Very heavy bleeding occurs when your oestrogen levels are high relative to progesterone causing the lining of your womb to thicken more than usual. During perimenopause, your body’s main systems are working hard to adjust to the changing hormone levels that are taking place in advance of full menopause. The most difficult situation to handle is probably very heavy, extended bleeding, or flooding cycles. Some women find they are changing tampons every hour, sometimes having a very heavy bleed during inopportune times for example, at a formal dinner. This often happens at night as well as during the day. Make sure to wear liners and change tampons or pads very regularly.
If you have recurrent heavy and prolonged periods you may become anaemic as the body doesnt have time to make up for blood loss before the next period. You can end up feeling weak, exhausted, and maybe even depressed as a result of the anaemia, which then becomes associated with the menopause. Make sure to get help early on and don’t the situation develop.
Very heavy bleeding can also be caused by fibroids. If you experience prolonged heavy bleeding, seek professional advice from your GP, homoeopath or another health expert. Vaginal bleeding is not normal after the menopause so again get professional advice if this occurs.
Most Periods Until Perimenopause
An egg matures in the ovaries during a period with the help of an increased level of FSH . Itâs the follicles that produce estrogen, and the estrogen, in turn, causes the lining of the uterus to thicken, to prepare to receive a fertilized egg.
Ovulation, the release of the mature egg, creates progesterone. Most eggs arenât fertilized. What happens next is, the progesterone goes away and the endometrium is sloughed off. This is what we know as a period.
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What Causes Heavy Periods And Abnormal Bleeding
In girls, pregnancy and dysfunctional uterine bleeding are likely to cause abnormal bleeding.
In perimenopausal women, consider endometrial carcinoma. General bleeding problems such as von Willebrand’s disease may be the cause as well.
It is an abnormal thing if you have to use 2 or more pads within two 2 hours.
Heavy bleeding can also be related to the following issues:
Dysfunctional uterine bleeding . This is a heavy and/or irregular bleeding in the absence of recognizable pelvic pathology. It is associated with anovulatory menstrual cycles. Anovulation is a medical term for the situation when the ovaries do not release an oocyte during a menstrual cycle. Therefore, ovulation does not take place.
Complications in pregnancy. Heavy periods can be due to a miscarriage and it can also be as a result of an abnormal location of the placenta .
How Is Heavy Menstrual Bleeding Diagnosed
Your healthcare provider will ask a series of questions about your medical history and menstrual cycle to diagnose heavy menstrual bleeding.
Your provider may ask about:
- Your age when you got your first period.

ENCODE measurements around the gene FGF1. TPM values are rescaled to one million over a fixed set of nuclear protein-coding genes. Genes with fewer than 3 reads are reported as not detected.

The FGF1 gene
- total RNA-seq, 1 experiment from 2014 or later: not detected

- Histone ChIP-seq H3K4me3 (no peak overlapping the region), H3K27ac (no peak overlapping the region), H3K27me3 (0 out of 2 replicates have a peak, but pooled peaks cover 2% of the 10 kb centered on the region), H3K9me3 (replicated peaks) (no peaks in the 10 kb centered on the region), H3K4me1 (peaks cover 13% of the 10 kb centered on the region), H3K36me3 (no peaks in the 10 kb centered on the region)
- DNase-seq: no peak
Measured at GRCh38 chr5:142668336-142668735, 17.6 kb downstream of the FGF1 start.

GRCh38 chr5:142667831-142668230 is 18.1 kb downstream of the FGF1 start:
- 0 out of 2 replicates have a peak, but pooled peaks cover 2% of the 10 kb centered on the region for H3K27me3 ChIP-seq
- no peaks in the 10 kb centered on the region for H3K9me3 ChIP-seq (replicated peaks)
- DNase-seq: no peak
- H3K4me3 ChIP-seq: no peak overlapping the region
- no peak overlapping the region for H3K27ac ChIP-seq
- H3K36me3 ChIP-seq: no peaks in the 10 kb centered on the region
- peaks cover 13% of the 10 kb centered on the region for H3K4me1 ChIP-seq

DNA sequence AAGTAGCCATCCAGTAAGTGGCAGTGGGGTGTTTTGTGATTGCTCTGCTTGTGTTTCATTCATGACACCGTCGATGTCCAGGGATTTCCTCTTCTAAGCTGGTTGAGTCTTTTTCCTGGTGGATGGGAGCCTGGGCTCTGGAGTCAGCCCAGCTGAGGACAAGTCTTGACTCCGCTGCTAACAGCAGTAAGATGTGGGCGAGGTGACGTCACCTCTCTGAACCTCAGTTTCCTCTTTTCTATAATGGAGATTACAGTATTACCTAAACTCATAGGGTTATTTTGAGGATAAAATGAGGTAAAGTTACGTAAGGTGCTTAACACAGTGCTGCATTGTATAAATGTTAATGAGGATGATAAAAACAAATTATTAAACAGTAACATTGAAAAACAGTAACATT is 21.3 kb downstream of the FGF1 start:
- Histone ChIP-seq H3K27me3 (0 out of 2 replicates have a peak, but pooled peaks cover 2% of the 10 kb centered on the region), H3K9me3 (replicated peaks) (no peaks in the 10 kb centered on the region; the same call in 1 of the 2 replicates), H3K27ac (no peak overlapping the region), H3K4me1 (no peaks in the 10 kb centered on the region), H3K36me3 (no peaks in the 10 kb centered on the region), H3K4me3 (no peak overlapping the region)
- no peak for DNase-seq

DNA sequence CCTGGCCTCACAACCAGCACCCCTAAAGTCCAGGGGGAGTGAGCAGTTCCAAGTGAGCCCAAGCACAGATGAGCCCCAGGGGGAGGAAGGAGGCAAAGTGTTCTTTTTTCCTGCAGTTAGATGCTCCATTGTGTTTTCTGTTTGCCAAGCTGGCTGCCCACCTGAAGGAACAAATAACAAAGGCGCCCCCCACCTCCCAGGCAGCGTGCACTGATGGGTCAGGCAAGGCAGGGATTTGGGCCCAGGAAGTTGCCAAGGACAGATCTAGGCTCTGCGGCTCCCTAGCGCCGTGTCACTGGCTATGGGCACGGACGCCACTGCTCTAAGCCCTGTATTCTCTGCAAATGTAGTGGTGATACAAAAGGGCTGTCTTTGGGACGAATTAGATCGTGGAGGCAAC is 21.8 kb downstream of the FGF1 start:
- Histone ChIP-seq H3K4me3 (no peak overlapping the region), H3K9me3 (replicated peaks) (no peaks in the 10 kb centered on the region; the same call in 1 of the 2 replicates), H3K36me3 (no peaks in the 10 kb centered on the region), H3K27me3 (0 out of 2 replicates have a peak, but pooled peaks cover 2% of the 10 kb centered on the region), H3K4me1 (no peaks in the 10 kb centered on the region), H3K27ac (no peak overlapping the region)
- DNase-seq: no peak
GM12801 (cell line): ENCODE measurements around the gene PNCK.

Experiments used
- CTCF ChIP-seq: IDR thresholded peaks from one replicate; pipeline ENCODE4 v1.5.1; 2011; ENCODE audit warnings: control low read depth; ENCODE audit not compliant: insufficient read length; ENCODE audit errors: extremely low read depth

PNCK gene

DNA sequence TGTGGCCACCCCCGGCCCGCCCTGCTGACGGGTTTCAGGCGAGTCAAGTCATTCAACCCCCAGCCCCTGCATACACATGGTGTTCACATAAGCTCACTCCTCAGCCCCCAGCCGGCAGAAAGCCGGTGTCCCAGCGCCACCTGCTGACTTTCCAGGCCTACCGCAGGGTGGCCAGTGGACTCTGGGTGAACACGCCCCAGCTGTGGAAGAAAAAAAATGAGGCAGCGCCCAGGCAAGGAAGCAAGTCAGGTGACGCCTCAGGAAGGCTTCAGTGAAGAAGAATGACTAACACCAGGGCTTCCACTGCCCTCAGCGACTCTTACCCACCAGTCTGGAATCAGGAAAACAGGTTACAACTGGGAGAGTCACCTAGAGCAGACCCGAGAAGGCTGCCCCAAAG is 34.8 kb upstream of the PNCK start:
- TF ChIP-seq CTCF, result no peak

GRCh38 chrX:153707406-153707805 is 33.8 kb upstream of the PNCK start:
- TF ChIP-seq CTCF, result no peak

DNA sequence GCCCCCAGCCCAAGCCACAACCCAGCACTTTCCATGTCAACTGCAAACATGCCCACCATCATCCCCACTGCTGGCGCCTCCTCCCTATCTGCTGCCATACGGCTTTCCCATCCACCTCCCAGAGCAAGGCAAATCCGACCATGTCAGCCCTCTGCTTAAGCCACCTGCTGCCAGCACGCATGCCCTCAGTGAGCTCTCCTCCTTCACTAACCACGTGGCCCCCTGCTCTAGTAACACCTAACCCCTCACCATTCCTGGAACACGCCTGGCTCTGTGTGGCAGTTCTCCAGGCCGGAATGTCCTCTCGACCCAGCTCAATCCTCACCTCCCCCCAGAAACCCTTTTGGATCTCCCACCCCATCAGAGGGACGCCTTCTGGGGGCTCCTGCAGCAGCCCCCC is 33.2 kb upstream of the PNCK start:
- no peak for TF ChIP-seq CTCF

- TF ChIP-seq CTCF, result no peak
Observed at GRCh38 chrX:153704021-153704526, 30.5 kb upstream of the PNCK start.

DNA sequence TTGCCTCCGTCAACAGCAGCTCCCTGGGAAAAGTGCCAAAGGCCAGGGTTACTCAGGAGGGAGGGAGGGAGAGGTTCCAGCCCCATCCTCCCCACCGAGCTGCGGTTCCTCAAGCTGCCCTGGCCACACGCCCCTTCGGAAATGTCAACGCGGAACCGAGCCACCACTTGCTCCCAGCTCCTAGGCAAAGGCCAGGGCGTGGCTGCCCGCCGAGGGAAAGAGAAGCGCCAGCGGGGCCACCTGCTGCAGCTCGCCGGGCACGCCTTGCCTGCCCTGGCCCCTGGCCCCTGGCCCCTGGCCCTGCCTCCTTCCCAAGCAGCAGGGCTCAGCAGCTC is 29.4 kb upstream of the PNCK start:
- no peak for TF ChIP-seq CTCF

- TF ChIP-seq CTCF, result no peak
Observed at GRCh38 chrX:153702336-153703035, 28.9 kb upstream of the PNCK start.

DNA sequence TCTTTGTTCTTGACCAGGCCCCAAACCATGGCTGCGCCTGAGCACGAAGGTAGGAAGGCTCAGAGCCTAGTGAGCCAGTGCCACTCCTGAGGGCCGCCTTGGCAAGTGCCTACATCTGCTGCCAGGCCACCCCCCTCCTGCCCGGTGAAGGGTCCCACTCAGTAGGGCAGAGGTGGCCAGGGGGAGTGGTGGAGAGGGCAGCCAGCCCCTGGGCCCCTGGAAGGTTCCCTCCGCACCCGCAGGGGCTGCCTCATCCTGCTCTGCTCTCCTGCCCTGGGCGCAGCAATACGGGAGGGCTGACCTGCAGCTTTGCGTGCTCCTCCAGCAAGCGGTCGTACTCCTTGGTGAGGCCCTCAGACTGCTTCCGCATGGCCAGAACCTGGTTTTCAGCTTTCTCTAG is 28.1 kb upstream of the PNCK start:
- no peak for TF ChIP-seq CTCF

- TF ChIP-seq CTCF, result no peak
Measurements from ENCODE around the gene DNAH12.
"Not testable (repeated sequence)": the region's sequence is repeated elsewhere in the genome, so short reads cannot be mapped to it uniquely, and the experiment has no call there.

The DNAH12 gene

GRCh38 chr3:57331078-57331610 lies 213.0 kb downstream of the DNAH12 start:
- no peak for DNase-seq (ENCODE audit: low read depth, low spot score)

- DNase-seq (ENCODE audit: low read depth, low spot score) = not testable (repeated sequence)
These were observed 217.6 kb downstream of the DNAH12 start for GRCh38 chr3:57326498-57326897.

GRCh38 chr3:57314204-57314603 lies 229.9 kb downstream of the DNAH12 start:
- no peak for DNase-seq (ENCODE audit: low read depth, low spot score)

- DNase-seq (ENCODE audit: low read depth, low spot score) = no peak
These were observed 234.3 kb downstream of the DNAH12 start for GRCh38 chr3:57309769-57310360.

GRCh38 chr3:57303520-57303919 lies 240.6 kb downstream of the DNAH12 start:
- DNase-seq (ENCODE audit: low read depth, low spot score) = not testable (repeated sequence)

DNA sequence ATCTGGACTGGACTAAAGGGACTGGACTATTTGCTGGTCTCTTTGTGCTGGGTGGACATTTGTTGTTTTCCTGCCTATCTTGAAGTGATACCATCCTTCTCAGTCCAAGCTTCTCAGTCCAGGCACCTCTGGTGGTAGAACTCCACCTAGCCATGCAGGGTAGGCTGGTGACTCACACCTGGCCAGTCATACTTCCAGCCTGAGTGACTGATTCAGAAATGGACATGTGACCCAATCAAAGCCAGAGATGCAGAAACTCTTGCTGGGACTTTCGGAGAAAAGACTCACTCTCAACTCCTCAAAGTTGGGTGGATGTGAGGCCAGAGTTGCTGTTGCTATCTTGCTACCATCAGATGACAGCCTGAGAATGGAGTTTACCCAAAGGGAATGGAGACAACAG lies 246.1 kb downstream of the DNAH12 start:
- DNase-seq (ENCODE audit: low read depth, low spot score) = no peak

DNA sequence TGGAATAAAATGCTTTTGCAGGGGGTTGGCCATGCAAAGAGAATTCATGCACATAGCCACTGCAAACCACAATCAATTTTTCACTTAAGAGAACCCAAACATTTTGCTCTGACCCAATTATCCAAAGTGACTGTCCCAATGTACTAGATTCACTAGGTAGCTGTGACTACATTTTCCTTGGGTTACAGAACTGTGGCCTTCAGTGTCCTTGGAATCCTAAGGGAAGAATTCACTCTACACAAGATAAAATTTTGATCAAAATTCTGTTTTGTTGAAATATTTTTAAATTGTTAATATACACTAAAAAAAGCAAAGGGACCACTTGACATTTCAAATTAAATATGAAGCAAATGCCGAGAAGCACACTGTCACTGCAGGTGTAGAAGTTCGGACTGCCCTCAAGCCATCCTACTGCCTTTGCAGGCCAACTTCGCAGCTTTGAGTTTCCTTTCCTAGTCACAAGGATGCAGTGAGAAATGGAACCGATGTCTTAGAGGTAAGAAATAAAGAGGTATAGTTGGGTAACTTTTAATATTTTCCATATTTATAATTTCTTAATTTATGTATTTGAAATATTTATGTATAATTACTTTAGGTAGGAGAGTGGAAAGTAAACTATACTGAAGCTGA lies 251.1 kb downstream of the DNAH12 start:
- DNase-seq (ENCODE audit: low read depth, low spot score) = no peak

- The number of days your period lasts.
- The number of days your period is heavy.
- Family members with a history of heavy menstrual bleeding.
- Your pregnancy history and current birth control methods.
- Current medications you’re taking, including over-the-counter ones.
Come prepared to talk about your quality of life, too. Your provider needs to know if you’ve been doubling up on menstrual products, avoiding activities or placing restrictions on your life in any way because of heavy periods.
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Why Do Period Blood Clots Form
Our bodies are engineered in a way that blood, with the help of internal chemicals, clots so that we dont bleed to death, explains Susan Wysocki, a nurse practitioner and board member of the American Sexual Health Association.
Typically, anti-coagulants released by the body during menstruation fend off period blood clots. But sometimes, especially if you have a heavy flow, not all of your uterine tissue is able to be broken down, which leads to clots forming and being released during menstruation. These clots are typically red or dark in color and appear during the heaviest days of your period.
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Why Does Menopause Cause Heavy Periods
Your natural menstrual cycle is driven by your hormones. The menopause is the time that your hormone levels fall so that you no longer experience menstrual periods. In the lead up to this cessation, your hormone levels may fluctuate erratically, causing changes to your menstrual cycle, including heavy periods.
During a normal menstrual cycle, the hormone oestrogen is produced to stimulate the thickening of the lining of the womb. When the egg is released from the ovaries, they produce the hormone progesterone.
The interplay of these two hormones means that your periods are regular and not too heavy or light. However, as you approach the menopause, sometimes an egg is not released from the ovaries, although oestrogen is still produced. This means that there is not enough progesterone to balance the effect of oestrogen, leading to heavy periods.
During the menopause, you may encounter other factors which could result in heavy periods, ranging from stress to the side effects of medication. If you suspect that there is an underlying cause to your heavy periods, then it is important to consult a doctor to tackle this.
How Is Heavy Menstrual Bleeding Treated
Treatment depends on what’s causing your bleeding, how severe your bleeding is, your health, age and medical history. Also, treatment depends on your response to certain medicines and your preferences. For instance, you may not want to have a period at all, or you may want to reduce your bleeding. In addition, your plans to get pregnant will affect your treatment options.